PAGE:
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Transaction Flow Testing

Introduction:
White box testing is a testing technique that examines the program structure and derives test data from the program logic/code. The other names of glass box testing are clear box testing, open box testing, logic driven testing or path driven testing or structural testing.

White box testing is also known as structured based. This structured based testing techniques which are also dynamic rather than static use the internal structure of the software to derive the test cases they are commonly called white box or glass box techniques. Implying you can see into the system since they required knowledge of how the software is implemented that is how it works, for example, a structural technique may be concerned with the excising loops in the software.

White Box Testing Techniques:
  • Statement Coverage - This technique is aimed at exercising all programming statements with minimal tests.
  • Branch Coverage - This technique is running a series of tests to ensure that all branches are tested at least once.
  • Path Coverage - This technique corresponds to testing all possible paths which mean that each statement and branch is covered.

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A transaction is a unit of work seen from a system user's point of view. A transaction consists of a sequence of operations, some of which are performed by a system, persons or devices that are outside of the system. Transaction begins with Birth that is they are created as a result of some external act. At the conclusion of the transaction's processing, the transaction is no longer in the system.

Example of a transaction:
A transaction for an online information retrieval system might consist of the following steps or tasks:
  • Accept input (tentative birth)
  • Validate input (birth)
  • Transmit acknowledgment to requester
  • Do input processing
  • Search file
  • Request directions from user
  • Accept input
  • Validate input
  • Process request
  • Update file
  • Transmit output
  • Record transaction in log and clean up (death)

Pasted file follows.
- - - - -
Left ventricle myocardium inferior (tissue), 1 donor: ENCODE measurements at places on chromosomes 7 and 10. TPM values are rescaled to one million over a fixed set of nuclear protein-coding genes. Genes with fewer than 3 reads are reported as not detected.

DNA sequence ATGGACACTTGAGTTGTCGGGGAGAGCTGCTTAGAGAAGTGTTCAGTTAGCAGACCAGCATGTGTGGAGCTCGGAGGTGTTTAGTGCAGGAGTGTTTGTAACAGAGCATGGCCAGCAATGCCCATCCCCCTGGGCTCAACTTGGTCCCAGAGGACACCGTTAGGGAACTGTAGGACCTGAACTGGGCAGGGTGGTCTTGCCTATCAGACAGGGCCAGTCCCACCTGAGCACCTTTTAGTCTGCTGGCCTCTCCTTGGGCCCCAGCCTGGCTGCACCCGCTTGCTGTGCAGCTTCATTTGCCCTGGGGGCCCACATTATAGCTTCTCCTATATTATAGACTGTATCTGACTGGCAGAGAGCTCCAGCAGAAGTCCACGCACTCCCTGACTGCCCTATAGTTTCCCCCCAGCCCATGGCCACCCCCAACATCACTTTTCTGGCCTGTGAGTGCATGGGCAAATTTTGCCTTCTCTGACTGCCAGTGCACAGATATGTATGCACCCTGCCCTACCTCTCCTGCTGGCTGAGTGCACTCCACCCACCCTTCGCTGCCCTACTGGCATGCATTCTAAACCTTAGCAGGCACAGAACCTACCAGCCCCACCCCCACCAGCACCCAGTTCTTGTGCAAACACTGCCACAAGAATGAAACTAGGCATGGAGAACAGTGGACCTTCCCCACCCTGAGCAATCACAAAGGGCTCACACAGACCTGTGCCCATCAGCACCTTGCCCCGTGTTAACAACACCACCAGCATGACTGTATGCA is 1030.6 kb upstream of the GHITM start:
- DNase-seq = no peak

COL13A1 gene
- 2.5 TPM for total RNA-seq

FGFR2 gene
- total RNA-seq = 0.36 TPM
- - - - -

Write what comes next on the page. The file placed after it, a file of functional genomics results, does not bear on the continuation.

TRANSACTION FLOW GRAPHS:
  • Transaction flows are introduced as a representation of a system's processing.
  • The methods that were applied to control flow graphs are then used for functional testing.
  • The transaction flow graph is to create a behavioral model of the program that leads to functional testing.
  • The transaction flowgraph is a model of the structure of the system's behavior (functionality).
  • An example of a Transaction Flow is as follows:

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USAGE:
  • Transaction flows are indispensable for specifying requirements of complicated systems, especially online systems.
  • A big system such as an air traffic control or airline reservation system has not hundreds, but thousands of different transaction flows.
  • The flows are represented by relatively simple flow graphs, many of which have a single straight-through path.
  • Loops are infrequent compared to control flow graphs.
  • The most common loop is used to request a retry after user input errors. An ATM system, for example, allows the user to try, saying three times, and will take the card away the fourth time.
COMPLICATIONS:
  • In simple cases, the transactions have a unique identity from the time they're created to the time they're completed.
  • In many systems, the transactions can give birth to others, and transactions can also merge.
Births
There are three different possible interpretations of the decision symbol or nodes with two or more out links. It can be a Decision, Biosis or a Mitosis.

Decision
Here the transaction will take one alternative or the other alternative but not both. (See Figure 3.2 (a))

Biosis
Here the incoming transaction gives birth to a new transaction, and both transactions that continue on their separate paths and the parent retains its identity. (See Figure 3.2 (b))

Mitosis
Here the parent transaction is destroyed and two new transactions are created.(See Figure 3.2 (c))

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Mergers
Transaction flow junction points are potentially as troublesome as transaction flow splits. There are three types of junctions: (1) Ordinary Junction (2) Absorption (3) Conjugation

Ordinary Junction: An ordinary junction which is similar to the junction in a control flow graph. A transaction can arrive either on one link or the other. (See Figure 3.3 (a))

Absorption: In absorption case, the predator transaction absorbs prey transaction. The prey was gone but the predator retains its identity. (See Figure 3.3 (b))